El Turix – just a few steps away from Louis Vuitton – may seem out of place, but its outstanding cochinita pibil (the famous Yucatan slow-roasted pork) continues to keep it on the map. Elotes and esquites are among the simplest Mexican street foods. Elote is roasted corn on the cob that’s been doused with lime, chilli and rolled in cheese. Esquite is the shaved kernels from elote, which is then boiled in a citrusy, spicy broth. Go to the corner of Moliere and Ejército Nacional to find the best of these in town. For memorable fine-dining experiences, head to Pujol, Quintonil and Dulce Patria.

    Location: Polanco, Polanco I Secc, Mexico City, CDMX, Mexico


    photo by Popo le Chien (CC BY-SA 3.0) modified



    For some of the best antojitos

    Coyoacán is widely regarded as a cultural and historical hub of Mexico City, with its deep roots in local art and culture. Scattered throughout the neighbourhood are a myriad of museums, cafés, restaurants and markets, each displaying Mexican life at its best. You can’t help but feel you’re experiencing the quintessential Mexico when you wander around its cobbled, colourful streets.

    At El Paisa de los Reyes, you’ll find ridiculously tasty tacos al pastor – something that attracts a long queue. Los Chupacabras, found under a highway, serves extremely fresh tacos a la plancha. For incredible tostadas, head to Tostadas de Coyoacán in the area’s well-known mercado. This vibrant stall offers more than a dozen huge plates of toppings, from fresh shrimp and octopus with tomato and chilli to pork in chocolatey mole, all served on a crispy, deep-fried tostada. At the Mercado de Antojitos, you’ll find all the Mexican snacks you could want: quesadillas, tostadas, sopes, pambazos and posole. To try the famous thick-sauced mole, head to Los Danzantes.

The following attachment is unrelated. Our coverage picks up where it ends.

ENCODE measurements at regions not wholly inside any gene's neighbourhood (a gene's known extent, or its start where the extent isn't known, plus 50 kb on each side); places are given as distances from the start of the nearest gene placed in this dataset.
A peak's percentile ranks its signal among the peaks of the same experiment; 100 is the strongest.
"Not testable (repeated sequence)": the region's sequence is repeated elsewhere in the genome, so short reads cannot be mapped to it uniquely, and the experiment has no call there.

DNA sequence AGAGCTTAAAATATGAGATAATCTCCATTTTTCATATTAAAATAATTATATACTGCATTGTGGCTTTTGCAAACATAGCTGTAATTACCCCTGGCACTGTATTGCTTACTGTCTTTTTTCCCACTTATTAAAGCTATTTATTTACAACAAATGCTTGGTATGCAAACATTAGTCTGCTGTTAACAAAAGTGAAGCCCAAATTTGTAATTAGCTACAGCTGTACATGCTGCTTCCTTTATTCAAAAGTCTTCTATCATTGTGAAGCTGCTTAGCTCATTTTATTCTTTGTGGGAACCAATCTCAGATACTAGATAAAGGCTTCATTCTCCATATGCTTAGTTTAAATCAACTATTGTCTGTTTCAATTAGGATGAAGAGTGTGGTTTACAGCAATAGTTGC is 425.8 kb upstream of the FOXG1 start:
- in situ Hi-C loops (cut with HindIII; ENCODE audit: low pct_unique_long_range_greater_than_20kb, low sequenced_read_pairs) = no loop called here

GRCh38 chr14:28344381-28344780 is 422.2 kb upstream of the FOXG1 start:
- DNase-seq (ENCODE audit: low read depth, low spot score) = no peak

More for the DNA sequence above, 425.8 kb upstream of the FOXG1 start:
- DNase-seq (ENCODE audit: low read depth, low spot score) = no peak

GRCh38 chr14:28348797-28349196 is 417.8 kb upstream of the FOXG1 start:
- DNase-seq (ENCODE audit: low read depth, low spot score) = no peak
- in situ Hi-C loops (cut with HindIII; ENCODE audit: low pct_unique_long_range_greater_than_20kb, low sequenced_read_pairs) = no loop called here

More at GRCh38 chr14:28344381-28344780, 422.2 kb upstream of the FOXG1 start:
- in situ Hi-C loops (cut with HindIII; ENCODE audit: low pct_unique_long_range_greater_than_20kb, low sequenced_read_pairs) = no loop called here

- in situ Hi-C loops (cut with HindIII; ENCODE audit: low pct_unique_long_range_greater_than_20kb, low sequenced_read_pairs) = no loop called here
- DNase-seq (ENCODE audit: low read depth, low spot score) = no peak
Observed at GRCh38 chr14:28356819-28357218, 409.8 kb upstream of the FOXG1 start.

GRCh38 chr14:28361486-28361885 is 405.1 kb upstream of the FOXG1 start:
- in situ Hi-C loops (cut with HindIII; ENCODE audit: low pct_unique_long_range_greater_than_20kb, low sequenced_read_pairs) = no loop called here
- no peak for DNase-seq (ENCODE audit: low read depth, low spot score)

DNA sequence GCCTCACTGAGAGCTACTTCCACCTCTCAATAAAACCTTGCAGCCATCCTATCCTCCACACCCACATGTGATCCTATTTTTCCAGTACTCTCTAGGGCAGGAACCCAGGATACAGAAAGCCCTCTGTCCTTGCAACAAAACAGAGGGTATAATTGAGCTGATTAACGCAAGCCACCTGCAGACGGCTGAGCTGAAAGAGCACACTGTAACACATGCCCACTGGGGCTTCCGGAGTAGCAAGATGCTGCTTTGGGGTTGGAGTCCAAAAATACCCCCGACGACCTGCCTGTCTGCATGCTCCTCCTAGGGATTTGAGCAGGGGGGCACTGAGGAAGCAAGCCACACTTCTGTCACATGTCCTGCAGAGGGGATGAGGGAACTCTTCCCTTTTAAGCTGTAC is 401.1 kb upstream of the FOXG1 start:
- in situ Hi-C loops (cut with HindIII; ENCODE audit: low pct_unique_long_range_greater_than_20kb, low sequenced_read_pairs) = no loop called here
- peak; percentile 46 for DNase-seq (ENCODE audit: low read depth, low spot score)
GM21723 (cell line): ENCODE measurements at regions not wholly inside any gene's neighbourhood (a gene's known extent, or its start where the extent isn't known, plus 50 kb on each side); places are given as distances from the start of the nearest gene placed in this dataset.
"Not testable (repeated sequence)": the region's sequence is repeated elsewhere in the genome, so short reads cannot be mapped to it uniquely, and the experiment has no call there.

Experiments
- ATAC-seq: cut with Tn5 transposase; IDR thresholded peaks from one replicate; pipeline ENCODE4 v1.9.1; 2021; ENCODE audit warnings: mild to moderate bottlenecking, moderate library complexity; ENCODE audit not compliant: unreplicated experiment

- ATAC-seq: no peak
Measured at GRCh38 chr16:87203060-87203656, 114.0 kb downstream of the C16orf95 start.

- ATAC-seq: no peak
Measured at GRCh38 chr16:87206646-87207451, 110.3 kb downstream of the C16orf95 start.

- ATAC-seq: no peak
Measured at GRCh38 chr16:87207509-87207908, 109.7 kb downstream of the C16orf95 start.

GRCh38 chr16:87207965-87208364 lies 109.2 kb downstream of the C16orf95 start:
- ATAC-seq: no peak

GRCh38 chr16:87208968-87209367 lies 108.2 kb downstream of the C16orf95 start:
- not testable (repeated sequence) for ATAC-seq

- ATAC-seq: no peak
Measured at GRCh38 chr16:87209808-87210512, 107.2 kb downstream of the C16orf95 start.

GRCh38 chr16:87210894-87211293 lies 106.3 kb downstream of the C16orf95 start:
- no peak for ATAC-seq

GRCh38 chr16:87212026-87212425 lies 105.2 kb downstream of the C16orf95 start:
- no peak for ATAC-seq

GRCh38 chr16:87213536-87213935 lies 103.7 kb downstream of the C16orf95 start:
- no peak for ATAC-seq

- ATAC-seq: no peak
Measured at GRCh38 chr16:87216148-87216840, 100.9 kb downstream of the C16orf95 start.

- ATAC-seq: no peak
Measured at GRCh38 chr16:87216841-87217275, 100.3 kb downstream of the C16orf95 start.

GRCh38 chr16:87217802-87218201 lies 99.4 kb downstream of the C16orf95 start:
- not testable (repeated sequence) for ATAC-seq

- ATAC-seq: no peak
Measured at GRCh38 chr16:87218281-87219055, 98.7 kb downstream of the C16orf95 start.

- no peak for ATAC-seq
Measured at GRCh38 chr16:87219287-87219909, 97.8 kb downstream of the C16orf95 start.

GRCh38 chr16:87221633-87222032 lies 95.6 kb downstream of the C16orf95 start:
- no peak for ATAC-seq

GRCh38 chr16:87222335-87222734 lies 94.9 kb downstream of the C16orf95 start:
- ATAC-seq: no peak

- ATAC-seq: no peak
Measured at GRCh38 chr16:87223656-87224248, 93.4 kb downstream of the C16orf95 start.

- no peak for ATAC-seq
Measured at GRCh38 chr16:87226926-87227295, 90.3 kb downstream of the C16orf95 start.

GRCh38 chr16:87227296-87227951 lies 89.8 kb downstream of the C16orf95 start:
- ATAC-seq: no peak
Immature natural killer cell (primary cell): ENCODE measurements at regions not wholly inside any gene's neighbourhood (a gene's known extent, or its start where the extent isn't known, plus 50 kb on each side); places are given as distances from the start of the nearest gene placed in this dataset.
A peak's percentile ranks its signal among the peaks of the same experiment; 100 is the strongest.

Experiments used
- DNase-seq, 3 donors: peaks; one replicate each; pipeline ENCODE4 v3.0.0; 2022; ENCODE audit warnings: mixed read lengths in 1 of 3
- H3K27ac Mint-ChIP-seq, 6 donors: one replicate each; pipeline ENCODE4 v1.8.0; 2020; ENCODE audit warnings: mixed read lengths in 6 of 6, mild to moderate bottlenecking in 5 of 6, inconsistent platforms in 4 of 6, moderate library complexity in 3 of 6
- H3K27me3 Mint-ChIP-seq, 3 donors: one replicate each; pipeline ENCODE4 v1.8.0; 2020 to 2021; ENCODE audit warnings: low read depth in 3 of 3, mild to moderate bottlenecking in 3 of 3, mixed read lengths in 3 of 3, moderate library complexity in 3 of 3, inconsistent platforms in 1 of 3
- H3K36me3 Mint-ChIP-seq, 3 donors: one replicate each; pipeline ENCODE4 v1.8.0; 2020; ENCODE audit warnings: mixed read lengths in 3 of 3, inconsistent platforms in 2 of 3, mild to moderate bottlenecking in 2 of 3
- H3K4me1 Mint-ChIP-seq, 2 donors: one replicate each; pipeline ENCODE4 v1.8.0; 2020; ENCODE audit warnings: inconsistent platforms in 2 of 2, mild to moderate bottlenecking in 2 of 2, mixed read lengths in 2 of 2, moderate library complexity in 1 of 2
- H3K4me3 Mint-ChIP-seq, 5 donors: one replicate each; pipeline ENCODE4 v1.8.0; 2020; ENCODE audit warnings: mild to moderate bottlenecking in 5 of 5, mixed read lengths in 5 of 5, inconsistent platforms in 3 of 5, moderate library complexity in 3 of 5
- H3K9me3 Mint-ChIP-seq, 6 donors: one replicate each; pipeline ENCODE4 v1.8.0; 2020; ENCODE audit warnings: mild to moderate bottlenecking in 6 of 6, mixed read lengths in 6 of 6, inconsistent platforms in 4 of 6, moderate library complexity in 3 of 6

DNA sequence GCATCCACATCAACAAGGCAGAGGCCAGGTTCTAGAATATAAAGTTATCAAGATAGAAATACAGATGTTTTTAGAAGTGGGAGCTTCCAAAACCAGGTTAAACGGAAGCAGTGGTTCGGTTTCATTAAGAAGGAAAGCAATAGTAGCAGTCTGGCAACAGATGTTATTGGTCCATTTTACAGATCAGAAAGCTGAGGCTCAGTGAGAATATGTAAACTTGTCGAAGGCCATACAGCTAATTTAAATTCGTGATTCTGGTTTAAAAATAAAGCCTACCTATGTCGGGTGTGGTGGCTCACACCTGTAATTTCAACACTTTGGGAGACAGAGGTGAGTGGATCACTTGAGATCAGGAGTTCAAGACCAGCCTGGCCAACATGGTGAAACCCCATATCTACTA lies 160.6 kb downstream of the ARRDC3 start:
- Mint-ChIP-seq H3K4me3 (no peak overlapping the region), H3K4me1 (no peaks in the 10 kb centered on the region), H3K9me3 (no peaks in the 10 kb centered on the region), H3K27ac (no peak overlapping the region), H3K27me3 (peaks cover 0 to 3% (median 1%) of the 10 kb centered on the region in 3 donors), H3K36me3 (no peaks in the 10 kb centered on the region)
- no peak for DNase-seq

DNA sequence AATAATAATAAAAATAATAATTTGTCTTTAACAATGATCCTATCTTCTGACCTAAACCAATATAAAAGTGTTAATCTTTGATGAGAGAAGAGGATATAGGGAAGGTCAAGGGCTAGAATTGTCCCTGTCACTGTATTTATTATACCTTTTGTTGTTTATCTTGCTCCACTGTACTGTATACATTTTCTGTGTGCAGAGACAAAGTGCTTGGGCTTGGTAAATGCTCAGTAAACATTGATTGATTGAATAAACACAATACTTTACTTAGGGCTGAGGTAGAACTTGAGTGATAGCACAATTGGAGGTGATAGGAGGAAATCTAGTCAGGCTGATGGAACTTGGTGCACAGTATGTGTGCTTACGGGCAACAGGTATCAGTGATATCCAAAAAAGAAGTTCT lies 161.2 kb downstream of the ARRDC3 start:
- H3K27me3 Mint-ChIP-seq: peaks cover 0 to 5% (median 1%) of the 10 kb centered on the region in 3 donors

Location: Coyoacán, Mexico City, CDMX, Mexico


    photo by Enrique Vázquez (CC BY 2.0) modified


    San Rafael

    Where you’ll find traditional northern food

    San Rafael is often overlooked by not only travellers, but even the city’s locals. With its residential calm, with its interesting turn-of-the-century architecture and an ever-growing art scene, it won’t be long until people see the area’s charm.

    El Califa de Leon serves up pure character and grit, along with taco gaonera – thinly sliced beef with a little lime and salt on a handmade corn tortilla. La Tía is not your typical comida corrida, as they offer eclectic main dishes such as peanut-crusted chicken stuffed with cheese and sweet-sour salsa and black zapote. Finding northern-style Mexican food is hard in most of Mexico City, but La Tonina is one of the few restaurants that does it. Order their flour tortillas with machacha (dried meat which has been rehydrated) and gorditas de nata (sweet little masa pancakes, which fill the air with their aroma).

    Location: San Rafael, Mexico City, CDMX, Mexico


    photo by AlejandroLinaresGarcia (CC BY-SA 4.0) modified

    Sophia Macpherson | Contributing Writer